Ways Schools Get Kids To Eat Vegetables

One of the hardest things that parents face when raising their children is how to teach the little ones to eat vegetables. For sure, a number of parents already tried reprimanding or bribing their children but to no avail. With this problem in hand, schools, nutritionists, and behavioral scientists have teamed up to discover effective methods of making children eat vegetables.

As a result, they found out that children may be more tempted to eat vegetables when these foods are given other positions on the food line and when vegetable dishes have cool sounding names.

These efforts in making children eat more vegetables have been prompted by the increasing number of childhood-obesity rates, with the number increasing to twice the original since the 1970s. Likewise, there have been a number of regulations implemented in schools, with aims of helping children to make healthier choices. However, these previous efforts resulted in very minimal positive outcomes.

The following are some of the considered effective interventions that can aid in improving children’s health in schools:


Some schools opened all-you-can-eat salad bards which can be found at the front of cafeterias. Thus, as soon as the children fall in line, they can different fruits and vegetables, which are all locally produced in their towns. This change resulted in more children buying school lunches.

The success of this intervention lies in providing the children with selection. Students become tempted to eat some vegetables or fruits that they have tried before and are apt to encourage others to do the same. This success is also supported by a scientific study, which showed that placing salad bars in school cafeterias increases vegetable consumption of students.

Another effective strategy is by giving children vegetables when they are at their hungriest. As a matter of fact, one study showed that more children ate carrots when they are given a cup of the vegetable before lunch time.


It turns out that children are more apt to eat sliced fresh fruits out of colorful bowls. Prior to this change, children tended to throw out fruits placed in gray, dull-looking containers.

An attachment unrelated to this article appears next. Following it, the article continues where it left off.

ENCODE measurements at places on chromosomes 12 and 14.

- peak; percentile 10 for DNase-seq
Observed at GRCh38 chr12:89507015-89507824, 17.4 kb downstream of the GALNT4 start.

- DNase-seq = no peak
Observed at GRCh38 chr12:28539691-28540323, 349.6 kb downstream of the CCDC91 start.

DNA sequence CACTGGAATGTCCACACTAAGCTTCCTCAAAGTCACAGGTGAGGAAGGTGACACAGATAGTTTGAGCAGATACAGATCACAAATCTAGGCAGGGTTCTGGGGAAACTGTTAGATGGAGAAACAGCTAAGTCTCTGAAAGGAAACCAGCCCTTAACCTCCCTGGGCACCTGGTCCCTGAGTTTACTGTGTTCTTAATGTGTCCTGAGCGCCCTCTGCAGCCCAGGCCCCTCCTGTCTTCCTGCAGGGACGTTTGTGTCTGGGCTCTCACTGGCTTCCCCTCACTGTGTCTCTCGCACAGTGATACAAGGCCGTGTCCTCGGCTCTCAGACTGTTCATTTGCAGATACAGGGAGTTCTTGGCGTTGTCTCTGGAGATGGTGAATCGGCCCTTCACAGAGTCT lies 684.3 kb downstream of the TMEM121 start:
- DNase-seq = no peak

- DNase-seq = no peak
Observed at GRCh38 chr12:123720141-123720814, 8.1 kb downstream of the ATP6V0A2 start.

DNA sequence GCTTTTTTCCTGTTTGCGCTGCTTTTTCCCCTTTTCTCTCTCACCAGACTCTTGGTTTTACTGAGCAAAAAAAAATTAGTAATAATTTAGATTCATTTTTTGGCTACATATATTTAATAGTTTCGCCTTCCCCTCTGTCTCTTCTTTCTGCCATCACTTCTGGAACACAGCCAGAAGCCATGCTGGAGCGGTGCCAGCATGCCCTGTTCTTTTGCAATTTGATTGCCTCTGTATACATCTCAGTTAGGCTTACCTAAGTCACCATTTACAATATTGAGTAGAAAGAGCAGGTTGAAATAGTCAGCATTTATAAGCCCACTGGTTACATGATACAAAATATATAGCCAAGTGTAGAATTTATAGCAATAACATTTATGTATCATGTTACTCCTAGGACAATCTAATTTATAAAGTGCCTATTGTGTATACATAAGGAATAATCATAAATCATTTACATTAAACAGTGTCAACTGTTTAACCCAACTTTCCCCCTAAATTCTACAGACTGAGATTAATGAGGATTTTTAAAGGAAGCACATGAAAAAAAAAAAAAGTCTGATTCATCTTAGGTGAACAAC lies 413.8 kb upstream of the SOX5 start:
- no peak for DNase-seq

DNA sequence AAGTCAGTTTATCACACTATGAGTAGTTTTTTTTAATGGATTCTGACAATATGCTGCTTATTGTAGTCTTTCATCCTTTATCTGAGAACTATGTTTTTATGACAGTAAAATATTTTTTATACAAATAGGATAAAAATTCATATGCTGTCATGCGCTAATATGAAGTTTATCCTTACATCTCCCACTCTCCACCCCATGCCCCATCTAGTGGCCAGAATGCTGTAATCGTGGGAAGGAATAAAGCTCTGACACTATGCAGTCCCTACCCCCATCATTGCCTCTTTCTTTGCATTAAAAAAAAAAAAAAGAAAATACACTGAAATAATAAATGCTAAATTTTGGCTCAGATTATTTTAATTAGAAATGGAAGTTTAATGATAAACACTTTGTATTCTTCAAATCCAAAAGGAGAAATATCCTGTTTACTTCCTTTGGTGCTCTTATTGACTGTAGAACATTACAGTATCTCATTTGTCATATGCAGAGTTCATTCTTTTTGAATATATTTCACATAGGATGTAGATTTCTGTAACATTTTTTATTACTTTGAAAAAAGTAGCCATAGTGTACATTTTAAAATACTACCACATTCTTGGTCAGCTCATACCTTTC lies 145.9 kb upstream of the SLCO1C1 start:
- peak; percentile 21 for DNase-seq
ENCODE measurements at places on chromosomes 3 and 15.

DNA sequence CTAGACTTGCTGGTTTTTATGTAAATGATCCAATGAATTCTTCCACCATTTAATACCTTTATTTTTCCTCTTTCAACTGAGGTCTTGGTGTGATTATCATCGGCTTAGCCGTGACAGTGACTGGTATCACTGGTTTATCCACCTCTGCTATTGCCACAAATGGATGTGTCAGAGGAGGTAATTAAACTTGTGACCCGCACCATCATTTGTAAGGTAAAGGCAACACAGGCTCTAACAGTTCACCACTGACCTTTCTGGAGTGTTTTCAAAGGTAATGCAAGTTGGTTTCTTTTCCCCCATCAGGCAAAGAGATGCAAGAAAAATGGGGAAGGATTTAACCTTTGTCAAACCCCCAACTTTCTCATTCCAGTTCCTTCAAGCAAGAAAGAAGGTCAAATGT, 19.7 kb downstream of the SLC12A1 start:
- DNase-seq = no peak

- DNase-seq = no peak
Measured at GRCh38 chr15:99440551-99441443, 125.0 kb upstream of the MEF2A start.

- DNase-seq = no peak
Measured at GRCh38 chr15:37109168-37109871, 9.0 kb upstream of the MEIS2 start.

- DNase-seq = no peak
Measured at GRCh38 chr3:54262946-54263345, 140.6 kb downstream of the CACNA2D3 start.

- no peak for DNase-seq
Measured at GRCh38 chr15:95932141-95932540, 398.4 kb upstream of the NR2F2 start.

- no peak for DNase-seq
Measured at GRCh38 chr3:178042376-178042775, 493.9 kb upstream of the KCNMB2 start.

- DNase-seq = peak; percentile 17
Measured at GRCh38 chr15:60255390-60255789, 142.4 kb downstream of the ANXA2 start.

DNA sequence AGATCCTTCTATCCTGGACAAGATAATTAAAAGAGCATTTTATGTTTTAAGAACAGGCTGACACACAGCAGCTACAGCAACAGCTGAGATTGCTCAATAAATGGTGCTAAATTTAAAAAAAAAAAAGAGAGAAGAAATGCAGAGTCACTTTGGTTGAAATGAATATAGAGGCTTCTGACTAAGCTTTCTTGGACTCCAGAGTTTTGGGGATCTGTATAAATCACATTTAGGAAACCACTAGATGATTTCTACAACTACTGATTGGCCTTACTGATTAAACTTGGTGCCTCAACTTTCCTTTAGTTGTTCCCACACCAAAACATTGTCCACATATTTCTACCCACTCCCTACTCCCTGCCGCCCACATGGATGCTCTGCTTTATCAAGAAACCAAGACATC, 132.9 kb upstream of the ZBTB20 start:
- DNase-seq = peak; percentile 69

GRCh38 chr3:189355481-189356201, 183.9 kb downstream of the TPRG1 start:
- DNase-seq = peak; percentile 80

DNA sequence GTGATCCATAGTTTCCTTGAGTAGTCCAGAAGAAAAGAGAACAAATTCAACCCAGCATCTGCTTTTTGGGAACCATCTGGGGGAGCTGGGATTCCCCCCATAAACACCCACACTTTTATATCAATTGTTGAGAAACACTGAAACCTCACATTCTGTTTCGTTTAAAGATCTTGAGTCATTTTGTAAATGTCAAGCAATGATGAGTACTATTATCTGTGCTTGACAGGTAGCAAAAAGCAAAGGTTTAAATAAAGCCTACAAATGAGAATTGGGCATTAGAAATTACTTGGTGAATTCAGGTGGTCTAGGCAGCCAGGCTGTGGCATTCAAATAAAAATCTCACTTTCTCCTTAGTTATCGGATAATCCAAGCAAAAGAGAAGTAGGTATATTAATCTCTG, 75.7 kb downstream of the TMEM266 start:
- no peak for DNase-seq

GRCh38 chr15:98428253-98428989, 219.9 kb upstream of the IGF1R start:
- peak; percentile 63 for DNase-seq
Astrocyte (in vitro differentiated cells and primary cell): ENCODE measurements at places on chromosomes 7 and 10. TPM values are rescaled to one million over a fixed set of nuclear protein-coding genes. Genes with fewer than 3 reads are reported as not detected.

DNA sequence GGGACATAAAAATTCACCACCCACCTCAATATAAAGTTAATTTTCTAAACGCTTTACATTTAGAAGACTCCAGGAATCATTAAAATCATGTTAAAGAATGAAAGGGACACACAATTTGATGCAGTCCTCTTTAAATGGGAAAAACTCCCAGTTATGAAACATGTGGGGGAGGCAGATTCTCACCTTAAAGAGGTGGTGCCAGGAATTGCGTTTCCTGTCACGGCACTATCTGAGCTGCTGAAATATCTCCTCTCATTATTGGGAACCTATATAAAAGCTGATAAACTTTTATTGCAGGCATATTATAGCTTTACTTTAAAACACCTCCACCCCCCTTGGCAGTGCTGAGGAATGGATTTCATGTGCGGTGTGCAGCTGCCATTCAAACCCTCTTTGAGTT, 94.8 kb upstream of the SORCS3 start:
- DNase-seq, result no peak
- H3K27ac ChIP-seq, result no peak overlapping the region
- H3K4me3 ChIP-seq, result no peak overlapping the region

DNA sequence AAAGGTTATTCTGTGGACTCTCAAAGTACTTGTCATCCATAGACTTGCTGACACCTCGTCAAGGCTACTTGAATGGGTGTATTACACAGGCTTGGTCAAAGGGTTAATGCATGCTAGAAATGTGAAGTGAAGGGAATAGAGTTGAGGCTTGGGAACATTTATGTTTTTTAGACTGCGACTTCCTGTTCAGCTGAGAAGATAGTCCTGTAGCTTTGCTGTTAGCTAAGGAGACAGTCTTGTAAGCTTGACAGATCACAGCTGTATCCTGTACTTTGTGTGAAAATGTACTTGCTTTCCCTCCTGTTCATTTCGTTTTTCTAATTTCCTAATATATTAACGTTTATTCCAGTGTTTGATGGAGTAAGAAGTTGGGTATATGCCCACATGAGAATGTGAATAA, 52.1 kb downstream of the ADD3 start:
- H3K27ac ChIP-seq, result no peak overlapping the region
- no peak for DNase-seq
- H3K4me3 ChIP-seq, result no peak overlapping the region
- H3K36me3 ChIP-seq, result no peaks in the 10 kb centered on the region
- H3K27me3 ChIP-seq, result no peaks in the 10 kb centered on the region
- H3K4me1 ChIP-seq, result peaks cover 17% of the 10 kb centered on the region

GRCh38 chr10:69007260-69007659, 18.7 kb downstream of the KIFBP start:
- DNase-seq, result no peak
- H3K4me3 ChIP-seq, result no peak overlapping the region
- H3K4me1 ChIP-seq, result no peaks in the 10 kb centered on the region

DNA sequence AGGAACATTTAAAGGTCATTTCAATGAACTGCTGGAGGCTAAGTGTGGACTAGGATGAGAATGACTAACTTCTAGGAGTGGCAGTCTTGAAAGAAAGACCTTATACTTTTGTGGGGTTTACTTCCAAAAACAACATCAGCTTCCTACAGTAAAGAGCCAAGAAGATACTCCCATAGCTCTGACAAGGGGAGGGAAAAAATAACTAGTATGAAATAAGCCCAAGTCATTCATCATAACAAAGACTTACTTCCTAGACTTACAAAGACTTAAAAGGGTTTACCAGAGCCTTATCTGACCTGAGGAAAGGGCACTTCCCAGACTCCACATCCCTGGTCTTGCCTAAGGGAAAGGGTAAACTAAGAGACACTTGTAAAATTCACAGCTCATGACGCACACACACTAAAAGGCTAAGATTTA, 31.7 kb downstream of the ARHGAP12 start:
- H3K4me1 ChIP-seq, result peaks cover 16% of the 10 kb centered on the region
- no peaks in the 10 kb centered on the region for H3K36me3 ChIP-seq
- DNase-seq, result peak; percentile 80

Aside from attractive food containers, cool names and signage also prove to be effective in engaging elementary student to eat vegetables. One study also showed that children will more likely choose an apple with an icon sticker that those without. Thus, branding can also be used in promoting healthy eating. Some experts also suggest that bringing in food truck to introduce new dish may entice more children to eat more fruit and vegetable-based meals.

In short, catching students’ attention plays a key role in introducing fruits and vegetables to them. Schools can show students how meals can be prepared with fruits and vegetables so that they can try it out themselves at home.


Some educational institutions collaborated to determine which foods end up in students’ stomach and in the trash. Based on the data obtained, the schools identified the most popular items and those that did not appeal to the students. Likewise, school administrators sent parents a customized report card each week to show the foods eaten by their children in school, complete with calorie contents and vegetable servings. This way, parents gain insights into the food that they need to serve to their children to compensate for any deficiency in nutrients after eating in school.

Unfortunately, no increase was noted with regard to vegetable consumption of the students. Still, the implemented system allowed parents and teachers to look closely at how children have been eating and the type of food that they eat in school.


Though hiring professional chefs may sound too much, it can actually help more school children. As a matter of fact, one study showed that long-term partnerships between chefs and schools aid in increasing produce selection and consumption.

Meanwhile, in a 2016 School Nutrition Association Survey, 18% of responding schools indicated their partnerships with chefs. This partnership is aimed at introducing new dishes and improving some favorites meals.


Children’s first encounter with vegetables serves as important indicator regarding whether they continually eat in the future. Some schools opt to bring their students to farms to show them where various fruits and vegetables come from.

Meanwhile, Children’s Mercy Hospital in Kansas City implements a Food Scientist program that allow participants to focus on their senses when they encounter new fruits and vegetables.

Other schools teach students on how to shop and read labels and to cook using fresh produce. As a result, they teach their student culinary skills and certain healthy habits that they can apply throughout their lives.